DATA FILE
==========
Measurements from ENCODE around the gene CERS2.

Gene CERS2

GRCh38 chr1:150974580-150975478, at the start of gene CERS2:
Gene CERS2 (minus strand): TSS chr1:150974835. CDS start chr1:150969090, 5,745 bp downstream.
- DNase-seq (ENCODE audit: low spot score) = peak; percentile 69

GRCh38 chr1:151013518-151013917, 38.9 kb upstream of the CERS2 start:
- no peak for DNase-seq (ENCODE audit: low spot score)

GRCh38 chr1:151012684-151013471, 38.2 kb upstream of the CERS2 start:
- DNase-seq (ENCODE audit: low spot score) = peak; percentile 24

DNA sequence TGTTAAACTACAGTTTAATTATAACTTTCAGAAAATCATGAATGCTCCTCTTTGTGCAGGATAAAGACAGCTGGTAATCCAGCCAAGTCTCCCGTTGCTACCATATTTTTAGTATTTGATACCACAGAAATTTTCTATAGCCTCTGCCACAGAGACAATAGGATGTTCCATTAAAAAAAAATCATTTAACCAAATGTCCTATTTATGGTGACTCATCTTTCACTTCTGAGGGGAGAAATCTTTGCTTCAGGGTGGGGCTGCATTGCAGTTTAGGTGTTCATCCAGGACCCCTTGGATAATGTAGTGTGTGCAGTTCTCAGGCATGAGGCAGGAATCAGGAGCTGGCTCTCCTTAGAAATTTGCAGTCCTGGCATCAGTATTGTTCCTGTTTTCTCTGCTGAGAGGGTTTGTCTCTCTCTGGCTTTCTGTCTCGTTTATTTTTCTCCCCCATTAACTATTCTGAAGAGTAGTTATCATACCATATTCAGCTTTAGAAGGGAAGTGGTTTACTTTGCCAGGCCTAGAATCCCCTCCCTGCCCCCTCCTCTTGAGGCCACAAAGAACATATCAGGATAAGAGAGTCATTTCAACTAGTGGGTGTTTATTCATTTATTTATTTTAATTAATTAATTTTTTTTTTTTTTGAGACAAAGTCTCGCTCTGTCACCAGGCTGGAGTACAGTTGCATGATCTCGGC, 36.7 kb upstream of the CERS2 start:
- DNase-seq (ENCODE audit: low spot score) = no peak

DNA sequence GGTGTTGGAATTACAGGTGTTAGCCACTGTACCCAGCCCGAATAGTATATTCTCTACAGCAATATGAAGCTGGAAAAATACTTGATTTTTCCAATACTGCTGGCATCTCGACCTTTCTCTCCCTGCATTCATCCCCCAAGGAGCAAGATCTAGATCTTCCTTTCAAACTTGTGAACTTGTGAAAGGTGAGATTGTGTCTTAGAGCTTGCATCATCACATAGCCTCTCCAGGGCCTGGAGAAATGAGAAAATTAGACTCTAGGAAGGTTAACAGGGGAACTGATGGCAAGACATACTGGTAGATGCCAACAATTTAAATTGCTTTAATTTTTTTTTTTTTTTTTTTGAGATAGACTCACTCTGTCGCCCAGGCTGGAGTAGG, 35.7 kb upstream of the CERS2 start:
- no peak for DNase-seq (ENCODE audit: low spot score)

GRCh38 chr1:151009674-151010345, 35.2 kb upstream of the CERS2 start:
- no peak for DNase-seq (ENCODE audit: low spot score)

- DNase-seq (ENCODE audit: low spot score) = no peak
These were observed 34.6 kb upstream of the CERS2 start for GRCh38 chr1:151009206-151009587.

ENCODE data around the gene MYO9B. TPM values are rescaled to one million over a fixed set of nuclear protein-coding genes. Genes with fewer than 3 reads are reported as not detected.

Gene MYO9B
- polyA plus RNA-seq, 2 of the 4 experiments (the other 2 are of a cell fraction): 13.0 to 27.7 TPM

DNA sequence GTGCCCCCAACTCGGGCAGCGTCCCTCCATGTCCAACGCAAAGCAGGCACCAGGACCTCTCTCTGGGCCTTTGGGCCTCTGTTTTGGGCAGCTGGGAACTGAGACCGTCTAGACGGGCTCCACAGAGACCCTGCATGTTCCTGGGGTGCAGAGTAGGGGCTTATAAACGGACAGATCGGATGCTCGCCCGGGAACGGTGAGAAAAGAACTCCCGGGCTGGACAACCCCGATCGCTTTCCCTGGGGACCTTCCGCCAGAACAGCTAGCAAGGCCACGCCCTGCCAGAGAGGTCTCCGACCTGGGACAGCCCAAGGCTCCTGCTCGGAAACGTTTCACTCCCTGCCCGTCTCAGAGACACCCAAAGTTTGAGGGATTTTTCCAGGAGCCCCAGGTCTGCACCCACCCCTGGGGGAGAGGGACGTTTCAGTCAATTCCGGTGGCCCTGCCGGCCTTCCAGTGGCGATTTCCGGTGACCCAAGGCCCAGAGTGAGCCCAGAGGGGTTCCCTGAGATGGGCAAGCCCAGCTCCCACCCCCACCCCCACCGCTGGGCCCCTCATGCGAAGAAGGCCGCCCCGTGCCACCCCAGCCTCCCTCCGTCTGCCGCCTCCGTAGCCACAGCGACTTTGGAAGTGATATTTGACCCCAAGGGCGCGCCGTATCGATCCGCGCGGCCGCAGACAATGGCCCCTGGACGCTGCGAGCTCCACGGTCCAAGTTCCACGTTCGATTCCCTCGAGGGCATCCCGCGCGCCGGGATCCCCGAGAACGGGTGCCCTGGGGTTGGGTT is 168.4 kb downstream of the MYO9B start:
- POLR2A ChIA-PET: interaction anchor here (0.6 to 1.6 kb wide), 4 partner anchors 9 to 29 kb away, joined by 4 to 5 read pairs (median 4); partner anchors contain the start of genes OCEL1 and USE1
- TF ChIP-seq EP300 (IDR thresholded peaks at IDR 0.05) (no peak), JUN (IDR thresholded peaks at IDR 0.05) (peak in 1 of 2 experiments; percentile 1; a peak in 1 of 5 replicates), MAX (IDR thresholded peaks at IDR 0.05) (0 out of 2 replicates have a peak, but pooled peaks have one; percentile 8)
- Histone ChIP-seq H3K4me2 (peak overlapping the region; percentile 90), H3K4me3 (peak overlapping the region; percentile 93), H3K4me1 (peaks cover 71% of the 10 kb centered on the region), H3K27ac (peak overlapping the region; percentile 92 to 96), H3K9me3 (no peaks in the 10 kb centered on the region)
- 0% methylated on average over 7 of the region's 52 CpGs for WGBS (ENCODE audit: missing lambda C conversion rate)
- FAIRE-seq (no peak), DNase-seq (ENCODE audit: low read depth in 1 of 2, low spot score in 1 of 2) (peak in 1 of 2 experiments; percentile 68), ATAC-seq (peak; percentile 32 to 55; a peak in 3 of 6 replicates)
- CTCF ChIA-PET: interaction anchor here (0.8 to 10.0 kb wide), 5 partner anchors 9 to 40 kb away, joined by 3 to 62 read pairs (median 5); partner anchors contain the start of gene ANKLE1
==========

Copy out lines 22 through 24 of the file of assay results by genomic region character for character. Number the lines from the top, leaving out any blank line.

- POLR2A ChIA-PET: interaction anchor here (0.6 to 1.6 kb wide), 4 partner anchors 9 to 29 kb away, joined by 4 to 5 read pairs (median 4); partner anchors contain the start of genes OCEL1 and USE1
- TF ChIP-seq EP300 (IDR thresholded peaks at IDR 0.05) (no peak), JUN (IDR thresholded peaks at IDR 0.05) (peak in 1 of 2 experiments; percentile 1; a peak in 1 of 5 replicates), MAX (IDR thresholded peaks at IDR 0.05) (0 out of 2 replicates have a peak, but pooled peaks have one; percentile 8)
- Histone ChIP-seq H3K4me2 (peak overlapping the region; percentile 90), H3K4me3 (peak overlapping the region; percentile 93), H3K4me1 (peaks cover 71% of the 10 kb centered on the region), H3K27ac (peak overlapping the region; percentile 92 to 96), H3K9me3 (no peaks in the 10 kb centered on the region)